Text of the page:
That's great. I'll extend it by adding two custom TLVs for send/receive
timestamps (or IDs).
Each outgoing LLDP will carry the current timestamp of the sender and the
timestamp in the last received LLDP. So that each Valve can independently
detect if a remote end and connectivity to it are working.
On Thu, Mar 8, 2018 at 5:37 PM Josh Bailey <joshb(a)google.com> wrote:
Following this up, I went and implemented my LLDP
protocol format proposal.
You can now enable LLDP reception selectively on ports, and FAUCET can
send its DPID as a LLDP org-specific TLV (see below for output from one of
the stacking tests). The code runs as part of the standard stacking
The LLDP probe packets are safe - they won't be forwarded by compliant
non-SDN elements and use the standard protocol format (they have also been
tested a handful of Juniper and Cisco switches) - and they are extensible -
we can add other org TLVs as needed without needing a custom protocol. For
example, we can add an authenticator TLV so that connectivity probes can't
At the moment, the probes are sent and received but no action is taken
(ie. we do not look for a cabling mismatch, and we do not consider missing
LLDP as a sign of anything like unidirectional link failure). However now
that the data are there we can have the control plane take any appropriate
Mar 08 17:04:15 faucet.valve INFO DPID 249473827 (0xedeab23) LLDP
len=2568), PortDescription(len=18,tlv_info=b'to faucet-1 port
On Tue, Jan 30, 2018 at 1:36 PM Josh Bailey <joshb(a)google.com> wrote:
It will be extremely valuable to have an active verification scheme, this
will be the foundation of all kinds of useful things.
I am against a custom ethertype/reserved IP addresses, because there may
be unforeseen forwarding behavior from non-SDN elements.
I suggest extending an existing protocol, such as LLDP. This has
predictable and well understood behavior (including switches and routers
will explicitly discard packets and not flood them which is extremely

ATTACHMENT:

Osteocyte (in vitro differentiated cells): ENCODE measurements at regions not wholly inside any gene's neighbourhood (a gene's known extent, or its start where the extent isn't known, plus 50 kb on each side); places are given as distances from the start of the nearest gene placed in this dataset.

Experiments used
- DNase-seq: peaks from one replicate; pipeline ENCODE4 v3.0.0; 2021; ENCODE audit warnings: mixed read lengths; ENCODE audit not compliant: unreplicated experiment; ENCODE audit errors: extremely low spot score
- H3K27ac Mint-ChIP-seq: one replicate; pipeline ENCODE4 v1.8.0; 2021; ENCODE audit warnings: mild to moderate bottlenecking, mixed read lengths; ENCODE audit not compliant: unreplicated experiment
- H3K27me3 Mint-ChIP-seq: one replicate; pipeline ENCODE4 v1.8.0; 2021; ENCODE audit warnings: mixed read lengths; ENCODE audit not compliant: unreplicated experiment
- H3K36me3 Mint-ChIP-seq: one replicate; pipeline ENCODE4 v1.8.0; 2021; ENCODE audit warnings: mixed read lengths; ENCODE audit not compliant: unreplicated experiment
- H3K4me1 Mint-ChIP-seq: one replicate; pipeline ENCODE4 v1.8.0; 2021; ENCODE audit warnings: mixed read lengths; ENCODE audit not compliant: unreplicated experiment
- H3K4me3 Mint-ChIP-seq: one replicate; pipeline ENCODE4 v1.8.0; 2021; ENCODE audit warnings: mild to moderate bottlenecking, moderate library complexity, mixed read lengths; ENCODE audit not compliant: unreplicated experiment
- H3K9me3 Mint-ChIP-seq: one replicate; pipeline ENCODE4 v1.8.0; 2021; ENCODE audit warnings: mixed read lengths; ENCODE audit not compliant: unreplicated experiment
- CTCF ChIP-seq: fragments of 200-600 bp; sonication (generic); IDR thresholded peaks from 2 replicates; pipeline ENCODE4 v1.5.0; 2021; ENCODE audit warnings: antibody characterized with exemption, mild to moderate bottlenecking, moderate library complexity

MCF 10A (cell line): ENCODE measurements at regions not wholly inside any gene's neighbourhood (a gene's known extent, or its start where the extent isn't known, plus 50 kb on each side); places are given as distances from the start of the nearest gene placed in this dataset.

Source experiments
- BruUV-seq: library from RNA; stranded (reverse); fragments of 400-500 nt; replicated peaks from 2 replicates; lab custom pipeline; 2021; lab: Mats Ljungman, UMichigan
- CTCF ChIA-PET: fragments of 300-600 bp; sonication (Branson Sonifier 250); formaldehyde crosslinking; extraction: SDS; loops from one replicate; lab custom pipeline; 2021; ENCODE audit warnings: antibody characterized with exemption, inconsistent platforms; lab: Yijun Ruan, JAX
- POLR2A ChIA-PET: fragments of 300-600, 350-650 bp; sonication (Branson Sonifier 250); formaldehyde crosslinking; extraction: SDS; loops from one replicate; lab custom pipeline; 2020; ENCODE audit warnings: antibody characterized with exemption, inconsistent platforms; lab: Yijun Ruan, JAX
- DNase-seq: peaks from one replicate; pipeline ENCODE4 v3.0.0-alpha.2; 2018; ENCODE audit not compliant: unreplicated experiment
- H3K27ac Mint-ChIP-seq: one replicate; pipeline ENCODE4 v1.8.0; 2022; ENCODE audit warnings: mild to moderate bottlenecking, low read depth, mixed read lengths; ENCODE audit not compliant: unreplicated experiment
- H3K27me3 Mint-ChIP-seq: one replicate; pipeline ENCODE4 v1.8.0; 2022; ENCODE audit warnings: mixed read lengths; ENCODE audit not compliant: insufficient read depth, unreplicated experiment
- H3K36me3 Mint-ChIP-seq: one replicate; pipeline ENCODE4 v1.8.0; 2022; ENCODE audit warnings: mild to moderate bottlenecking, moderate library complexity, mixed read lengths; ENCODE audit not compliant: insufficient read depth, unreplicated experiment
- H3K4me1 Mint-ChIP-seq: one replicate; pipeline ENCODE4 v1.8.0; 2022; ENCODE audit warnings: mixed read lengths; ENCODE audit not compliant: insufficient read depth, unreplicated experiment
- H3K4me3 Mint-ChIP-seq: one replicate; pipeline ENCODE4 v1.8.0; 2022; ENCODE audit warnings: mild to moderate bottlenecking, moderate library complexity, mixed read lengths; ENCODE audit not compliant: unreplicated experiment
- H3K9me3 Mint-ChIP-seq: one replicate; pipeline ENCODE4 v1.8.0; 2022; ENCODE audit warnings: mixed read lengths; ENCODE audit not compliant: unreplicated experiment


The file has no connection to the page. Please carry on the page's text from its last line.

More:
desirable behavior to leverage). LLDP is extensible in that we can add TLVs
at any time, without breaking non-SDN devices, and allows to add features
like authentication later in a backward compatible way.
It would be good also to explicitly separate your design of algorithm,
from implementation of the algorithm.
I suggest as a next step, developing your algorithm a bit further in how
it would behave in various loss/loop scenarios, and what each node in the
network should do when it locally, etc.
On Tue, Jan 30, 2018 at 1:19 PM, Jonathan Miller <millerjona1(a)myvuw.ac.nz
We’re proposing a protocol whereby controllers actively detect
connectivity to adjacent members of a stack.
This means they are either down, mis-cabled, or the adjacent switch has
no active controller.
In this way we improve the resiliency of the stacking functionality in
Valves will send messages to adjacent members of the stack by sending
packets out each port configured for stacking.
The neighbouring valve will respond if able. If no response is heard in
time, we treat this as a failure, and record this in the log (for now).
Both request and reply messages contain a payload with the source and
destination Valve (DPID, PortID).
If they don’t match, then we’ve detected a mis-cabled link.
E.g. A sends [PING A:1 -> B:1 SEQ=X] on port 1.
B(and only B) replies [PONG A:1 -> B:1 SEQ=X+1], if it receives this on
port 1, otherwise it discards the message.
Additionally, if the adjacent controller has failed, we detect that as a
We don’t want our probing packets to be processed by the pipeline so we
need to be able to distinguish them from ordinary traffic. Possible options:
Use a specific port for our protocol, a reserved IP and FAUCET_MAC
Define a new ethernet type for our protocol, and use FAUCET_MAC for
What does everyone think about this?
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